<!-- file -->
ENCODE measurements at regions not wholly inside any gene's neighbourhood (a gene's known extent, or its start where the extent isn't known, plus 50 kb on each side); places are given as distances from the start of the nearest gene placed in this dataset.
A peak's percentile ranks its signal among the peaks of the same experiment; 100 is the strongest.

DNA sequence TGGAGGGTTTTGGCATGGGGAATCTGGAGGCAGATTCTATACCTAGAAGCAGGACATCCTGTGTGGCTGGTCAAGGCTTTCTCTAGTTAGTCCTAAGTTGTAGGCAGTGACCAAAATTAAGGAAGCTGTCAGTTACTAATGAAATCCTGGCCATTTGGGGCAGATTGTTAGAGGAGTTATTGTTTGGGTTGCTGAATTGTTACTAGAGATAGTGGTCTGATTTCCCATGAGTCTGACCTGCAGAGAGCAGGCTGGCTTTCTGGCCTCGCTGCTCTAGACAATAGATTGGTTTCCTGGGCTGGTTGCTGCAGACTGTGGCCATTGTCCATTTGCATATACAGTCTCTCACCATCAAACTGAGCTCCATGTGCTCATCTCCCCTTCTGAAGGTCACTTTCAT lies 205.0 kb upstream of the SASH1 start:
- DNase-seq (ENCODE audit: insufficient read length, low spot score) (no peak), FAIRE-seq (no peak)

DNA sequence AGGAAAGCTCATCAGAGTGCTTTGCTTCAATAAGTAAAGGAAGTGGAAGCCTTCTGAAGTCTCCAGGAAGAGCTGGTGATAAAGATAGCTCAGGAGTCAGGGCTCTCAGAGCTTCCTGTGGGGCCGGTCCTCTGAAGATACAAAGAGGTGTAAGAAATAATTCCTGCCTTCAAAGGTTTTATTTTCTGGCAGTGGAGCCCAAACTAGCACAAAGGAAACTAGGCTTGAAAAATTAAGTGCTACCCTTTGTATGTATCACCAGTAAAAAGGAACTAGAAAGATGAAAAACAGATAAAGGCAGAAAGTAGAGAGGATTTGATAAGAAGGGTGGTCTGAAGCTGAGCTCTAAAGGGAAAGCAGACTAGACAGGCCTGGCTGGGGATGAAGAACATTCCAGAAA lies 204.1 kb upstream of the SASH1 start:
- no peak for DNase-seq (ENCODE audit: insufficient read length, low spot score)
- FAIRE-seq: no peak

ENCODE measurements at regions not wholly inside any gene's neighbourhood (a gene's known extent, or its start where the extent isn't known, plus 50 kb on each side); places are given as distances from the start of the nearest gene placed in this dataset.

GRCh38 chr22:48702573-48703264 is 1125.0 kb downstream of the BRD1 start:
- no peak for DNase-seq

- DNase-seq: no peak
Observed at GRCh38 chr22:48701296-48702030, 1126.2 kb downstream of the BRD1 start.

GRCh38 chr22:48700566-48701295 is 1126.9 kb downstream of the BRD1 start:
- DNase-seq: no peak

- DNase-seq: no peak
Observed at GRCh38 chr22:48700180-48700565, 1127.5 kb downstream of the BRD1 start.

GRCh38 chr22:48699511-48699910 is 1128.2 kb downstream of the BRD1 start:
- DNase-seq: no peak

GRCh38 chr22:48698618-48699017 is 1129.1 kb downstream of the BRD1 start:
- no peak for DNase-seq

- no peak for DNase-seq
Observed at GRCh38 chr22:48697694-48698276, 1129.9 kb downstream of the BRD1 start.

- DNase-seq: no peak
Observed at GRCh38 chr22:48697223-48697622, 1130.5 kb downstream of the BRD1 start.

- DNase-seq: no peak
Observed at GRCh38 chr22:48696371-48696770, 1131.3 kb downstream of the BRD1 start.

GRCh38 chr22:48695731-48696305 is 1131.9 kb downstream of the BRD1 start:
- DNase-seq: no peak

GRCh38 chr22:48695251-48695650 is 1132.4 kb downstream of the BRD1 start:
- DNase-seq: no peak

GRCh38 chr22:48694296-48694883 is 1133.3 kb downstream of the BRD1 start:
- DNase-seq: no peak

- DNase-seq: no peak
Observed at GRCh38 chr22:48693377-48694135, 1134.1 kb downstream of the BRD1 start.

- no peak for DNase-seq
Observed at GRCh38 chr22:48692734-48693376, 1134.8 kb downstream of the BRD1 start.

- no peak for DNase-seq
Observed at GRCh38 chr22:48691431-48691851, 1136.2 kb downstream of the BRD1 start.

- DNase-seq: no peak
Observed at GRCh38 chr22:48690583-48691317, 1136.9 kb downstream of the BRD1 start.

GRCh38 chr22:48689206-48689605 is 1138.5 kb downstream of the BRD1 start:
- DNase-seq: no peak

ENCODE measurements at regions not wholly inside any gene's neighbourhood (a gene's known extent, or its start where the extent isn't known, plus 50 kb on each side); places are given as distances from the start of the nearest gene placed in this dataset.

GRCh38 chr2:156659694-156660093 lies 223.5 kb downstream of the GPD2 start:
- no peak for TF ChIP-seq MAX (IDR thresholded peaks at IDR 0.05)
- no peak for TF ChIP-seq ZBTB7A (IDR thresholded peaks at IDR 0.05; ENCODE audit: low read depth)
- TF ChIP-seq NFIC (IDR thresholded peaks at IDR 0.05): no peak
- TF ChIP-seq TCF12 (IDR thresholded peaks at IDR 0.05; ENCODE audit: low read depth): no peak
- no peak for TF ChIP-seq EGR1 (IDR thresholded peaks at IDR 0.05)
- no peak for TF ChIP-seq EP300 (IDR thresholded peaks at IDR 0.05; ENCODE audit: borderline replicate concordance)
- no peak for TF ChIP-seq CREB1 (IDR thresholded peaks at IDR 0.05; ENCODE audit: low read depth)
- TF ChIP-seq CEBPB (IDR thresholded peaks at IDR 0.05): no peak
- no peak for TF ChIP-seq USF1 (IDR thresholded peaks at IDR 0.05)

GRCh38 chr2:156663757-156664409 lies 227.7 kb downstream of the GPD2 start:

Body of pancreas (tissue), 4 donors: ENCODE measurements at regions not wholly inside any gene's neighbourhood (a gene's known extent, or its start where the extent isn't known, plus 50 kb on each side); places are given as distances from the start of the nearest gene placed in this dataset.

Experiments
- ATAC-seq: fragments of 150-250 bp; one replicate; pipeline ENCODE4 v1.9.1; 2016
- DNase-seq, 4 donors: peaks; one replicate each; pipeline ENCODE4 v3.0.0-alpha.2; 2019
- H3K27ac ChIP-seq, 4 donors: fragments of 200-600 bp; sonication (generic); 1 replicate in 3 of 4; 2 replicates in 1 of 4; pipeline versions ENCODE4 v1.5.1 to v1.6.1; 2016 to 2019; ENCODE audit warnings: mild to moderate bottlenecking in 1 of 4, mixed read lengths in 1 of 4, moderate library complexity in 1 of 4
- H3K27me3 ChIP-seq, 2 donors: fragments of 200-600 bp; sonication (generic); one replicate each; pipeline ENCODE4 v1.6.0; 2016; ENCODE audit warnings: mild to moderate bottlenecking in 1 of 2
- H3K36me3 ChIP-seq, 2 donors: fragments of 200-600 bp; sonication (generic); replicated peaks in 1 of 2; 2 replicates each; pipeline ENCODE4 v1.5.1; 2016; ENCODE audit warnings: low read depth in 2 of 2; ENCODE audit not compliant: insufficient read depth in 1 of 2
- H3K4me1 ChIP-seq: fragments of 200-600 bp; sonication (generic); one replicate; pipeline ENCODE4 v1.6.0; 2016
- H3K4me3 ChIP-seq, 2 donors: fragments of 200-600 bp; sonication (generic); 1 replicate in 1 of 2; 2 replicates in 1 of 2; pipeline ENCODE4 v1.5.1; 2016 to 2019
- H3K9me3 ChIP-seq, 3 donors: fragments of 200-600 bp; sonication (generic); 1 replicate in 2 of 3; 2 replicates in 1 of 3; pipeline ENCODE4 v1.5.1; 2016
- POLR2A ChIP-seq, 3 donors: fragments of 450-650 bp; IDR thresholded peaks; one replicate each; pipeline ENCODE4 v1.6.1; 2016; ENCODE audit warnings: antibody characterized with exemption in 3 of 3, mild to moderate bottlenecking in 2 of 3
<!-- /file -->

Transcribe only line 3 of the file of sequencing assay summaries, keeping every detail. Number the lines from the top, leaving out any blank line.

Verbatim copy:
DNA sequence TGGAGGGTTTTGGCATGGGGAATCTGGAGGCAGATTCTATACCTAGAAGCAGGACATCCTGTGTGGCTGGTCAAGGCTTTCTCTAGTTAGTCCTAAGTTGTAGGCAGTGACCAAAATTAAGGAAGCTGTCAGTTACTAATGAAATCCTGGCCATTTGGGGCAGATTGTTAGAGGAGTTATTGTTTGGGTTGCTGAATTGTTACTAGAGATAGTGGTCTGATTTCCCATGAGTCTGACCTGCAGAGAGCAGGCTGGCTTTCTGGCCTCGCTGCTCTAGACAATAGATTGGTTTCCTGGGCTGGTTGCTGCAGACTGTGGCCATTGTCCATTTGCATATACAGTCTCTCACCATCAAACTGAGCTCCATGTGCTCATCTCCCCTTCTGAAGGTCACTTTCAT lies 205.0 kb upstream of the SASH1 start: